How to Ally: Advising for Sex-Negative Language

Handdrawn illustration of a yellow pasture against a background of hills and sporadic trees. Scene is overlaid with the dark green/light green/white/yellow/gold stripes of the allo-aro pride flag. The text Aro Worlds Discussion Post sits across the image in a black, antique handdrawn type, separated by two ornate Victorian-style black dividers.

Note: I consider this site’s content advisory page sufficient for non-fiction posts, but as I need asexuals to read this essay, I’ll begin by saying that I reference sexual attraction, sex acts, sex repulsion and sexualisation. And romance! I also cite common examples of sex negativity/sex-negative language, misogyny, ableism, cissexism, heterosexism, amatonormativity and allo-aro antagonism.

I now seldom participate in–and even actively avoid–online general aromantic and a-spec spaces.

This isn’t because I don’t wish to meet other aros. This isn’t because I’m uninterested in what other aros have to say. This also isn’t entirely because chronic pain limits my online interaction and I can’t afford the supports/technology needed for full access (although this is the reason why I fail in replying to comments and asks).

This is because any space predominantly occupied by asexuals results in my being exposed to posts that hurt like a punch to the gut.

Like other marginalised people, I don’t live free from harmful beliefs and attitudes. My family can’t or won’t remember my chosen name. Opening the news app on my tablet is a roll of the dice, even after having blocked The Australian and other publications that peddle in trans hatred. And I learnt long ago to never, never read the comment sections if I’d rather not know about the violence the hateful wish to wreck upon me for the crime of … well, existing.

These days, I can’t even scroll through unrelated tags on Tumblr without discovering screeds conflating my pansexuality with expressions of bisexual and trans antagonism. Never mind the slew of ableist, amatonormative microaggressions delivered by the well-meaning in progressive spaces!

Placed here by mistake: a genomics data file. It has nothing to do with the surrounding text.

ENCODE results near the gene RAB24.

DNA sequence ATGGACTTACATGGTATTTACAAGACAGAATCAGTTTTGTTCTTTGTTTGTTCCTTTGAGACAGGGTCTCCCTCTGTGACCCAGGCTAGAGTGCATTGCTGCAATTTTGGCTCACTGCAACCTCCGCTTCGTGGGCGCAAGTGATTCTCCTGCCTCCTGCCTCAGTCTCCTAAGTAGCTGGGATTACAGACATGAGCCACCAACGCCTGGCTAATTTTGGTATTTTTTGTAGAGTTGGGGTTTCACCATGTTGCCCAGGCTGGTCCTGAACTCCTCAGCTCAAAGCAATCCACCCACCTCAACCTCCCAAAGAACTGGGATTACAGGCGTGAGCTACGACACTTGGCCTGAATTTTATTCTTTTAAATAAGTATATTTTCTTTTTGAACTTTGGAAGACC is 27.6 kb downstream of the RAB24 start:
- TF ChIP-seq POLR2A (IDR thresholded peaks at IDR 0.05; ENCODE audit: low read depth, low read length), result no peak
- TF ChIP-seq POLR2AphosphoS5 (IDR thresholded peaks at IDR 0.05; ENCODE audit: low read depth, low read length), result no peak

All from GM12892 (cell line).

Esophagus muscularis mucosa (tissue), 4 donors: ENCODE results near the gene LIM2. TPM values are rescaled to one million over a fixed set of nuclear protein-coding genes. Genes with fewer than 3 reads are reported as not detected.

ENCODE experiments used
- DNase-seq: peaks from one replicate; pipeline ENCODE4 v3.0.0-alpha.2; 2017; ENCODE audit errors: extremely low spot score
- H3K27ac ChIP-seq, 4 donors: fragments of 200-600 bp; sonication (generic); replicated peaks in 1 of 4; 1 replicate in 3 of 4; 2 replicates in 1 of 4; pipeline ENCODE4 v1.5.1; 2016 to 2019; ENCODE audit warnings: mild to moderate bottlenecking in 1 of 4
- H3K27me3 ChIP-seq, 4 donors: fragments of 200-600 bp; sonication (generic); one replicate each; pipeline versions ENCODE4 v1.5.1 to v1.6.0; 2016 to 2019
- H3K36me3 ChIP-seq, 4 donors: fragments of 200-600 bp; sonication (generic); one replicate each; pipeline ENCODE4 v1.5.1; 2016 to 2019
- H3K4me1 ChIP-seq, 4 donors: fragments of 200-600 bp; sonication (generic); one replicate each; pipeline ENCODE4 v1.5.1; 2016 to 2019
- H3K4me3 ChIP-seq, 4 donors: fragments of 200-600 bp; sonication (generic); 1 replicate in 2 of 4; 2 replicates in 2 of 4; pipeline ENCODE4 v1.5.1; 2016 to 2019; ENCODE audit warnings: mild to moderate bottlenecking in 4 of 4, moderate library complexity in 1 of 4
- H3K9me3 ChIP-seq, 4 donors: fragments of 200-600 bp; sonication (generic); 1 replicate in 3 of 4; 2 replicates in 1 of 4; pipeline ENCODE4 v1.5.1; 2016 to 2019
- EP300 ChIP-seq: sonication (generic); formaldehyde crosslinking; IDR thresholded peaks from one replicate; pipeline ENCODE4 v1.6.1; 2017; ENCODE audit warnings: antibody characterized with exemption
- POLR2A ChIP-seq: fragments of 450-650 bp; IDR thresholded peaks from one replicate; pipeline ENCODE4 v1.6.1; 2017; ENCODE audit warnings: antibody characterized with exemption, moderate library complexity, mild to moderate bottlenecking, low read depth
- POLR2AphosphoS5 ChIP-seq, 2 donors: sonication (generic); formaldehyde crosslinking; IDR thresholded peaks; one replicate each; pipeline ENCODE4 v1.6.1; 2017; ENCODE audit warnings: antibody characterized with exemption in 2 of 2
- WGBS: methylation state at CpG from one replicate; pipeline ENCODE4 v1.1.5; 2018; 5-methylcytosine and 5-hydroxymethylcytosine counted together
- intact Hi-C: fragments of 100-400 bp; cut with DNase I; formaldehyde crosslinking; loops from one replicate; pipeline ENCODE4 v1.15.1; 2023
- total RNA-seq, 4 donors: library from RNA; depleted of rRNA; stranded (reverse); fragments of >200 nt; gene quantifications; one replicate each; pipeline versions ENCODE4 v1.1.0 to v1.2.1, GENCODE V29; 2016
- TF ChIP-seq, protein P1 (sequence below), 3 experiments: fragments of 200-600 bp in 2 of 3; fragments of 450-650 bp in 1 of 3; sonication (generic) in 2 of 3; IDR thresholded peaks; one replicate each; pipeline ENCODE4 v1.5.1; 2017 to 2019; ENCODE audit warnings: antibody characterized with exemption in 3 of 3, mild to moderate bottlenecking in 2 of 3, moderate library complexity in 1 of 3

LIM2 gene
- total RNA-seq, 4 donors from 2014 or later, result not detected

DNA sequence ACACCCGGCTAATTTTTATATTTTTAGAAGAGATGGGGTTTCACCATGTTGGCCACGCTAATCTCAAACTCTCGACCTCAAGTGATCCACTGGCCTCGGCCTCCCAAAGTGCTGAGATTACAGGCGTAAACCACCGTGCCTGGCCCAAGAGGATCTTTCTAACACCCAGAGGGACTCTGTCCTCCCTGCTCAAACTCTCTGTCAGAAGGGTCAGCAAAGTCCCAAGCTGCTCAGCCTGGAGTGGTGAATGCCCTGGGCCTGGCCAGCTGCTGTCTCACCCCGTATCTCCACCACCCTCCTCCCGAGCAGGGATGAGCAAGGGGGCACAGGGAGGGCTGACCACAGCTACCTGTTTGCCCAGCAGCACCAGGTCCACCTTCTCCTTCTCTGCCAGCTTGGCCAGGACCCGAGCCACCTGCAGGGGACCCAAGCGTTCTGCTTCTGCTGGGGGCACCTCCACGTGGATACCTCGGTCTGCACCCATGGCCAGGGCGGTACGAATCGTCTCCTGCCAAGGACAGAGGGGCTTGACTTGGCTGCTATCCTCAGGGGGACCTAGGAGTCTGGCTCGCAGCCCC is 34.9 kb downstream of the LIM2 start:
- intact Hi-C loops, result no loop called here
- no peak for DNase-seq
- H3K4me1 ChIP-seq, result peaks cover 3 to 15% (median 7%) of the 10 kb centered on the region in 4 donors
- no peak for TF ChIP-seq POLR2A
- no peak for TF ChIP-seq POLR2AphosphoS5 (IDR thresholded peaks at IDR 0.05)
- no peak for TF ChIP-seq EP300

I don’t think it an expression of fragility to say that chronic pain dominates the allotted space in my psyche for that nebulous concept society likes to call “resilience” (never mind other accessibility challenges caused by ableism). I also don’t think it an expression of fragility to look at the ignorance, condemnation and erasure delivered onto me by others and wish to minimise my exposure. Surviving the weight society shoves onto my shoulders becomes a bit easier when I am not constantly staggering beneath new additions.

It’s difficult to run my reblog-heavy aromantic Tumblr accounts, however, when Tumblr’s aromantic and a-spec tags, and many general aromantic and a-spec accounts, become alienating, distressing places to visit.

I can’t avoid posts containing unwarned-for, untagged uses of sex-negative language.

By “sex-negative language”, I mean comments referring to sex as “gross”, “ew” or “disgusting”. I mean comments referring to sex in disdainful, dismissive or disgust-laden terms. I mean, unfortunately, some comments expressing asexuals’ feelings of sex repulsion in an allonormative world that demands adults have or desire sexual experiences. I mean, unfortunately, some comments that sex-repulsed asexuals make as a necessary part of self-expression, for “sex is gross” sentiment becomes no less painful when modified to “sex is gross to me”.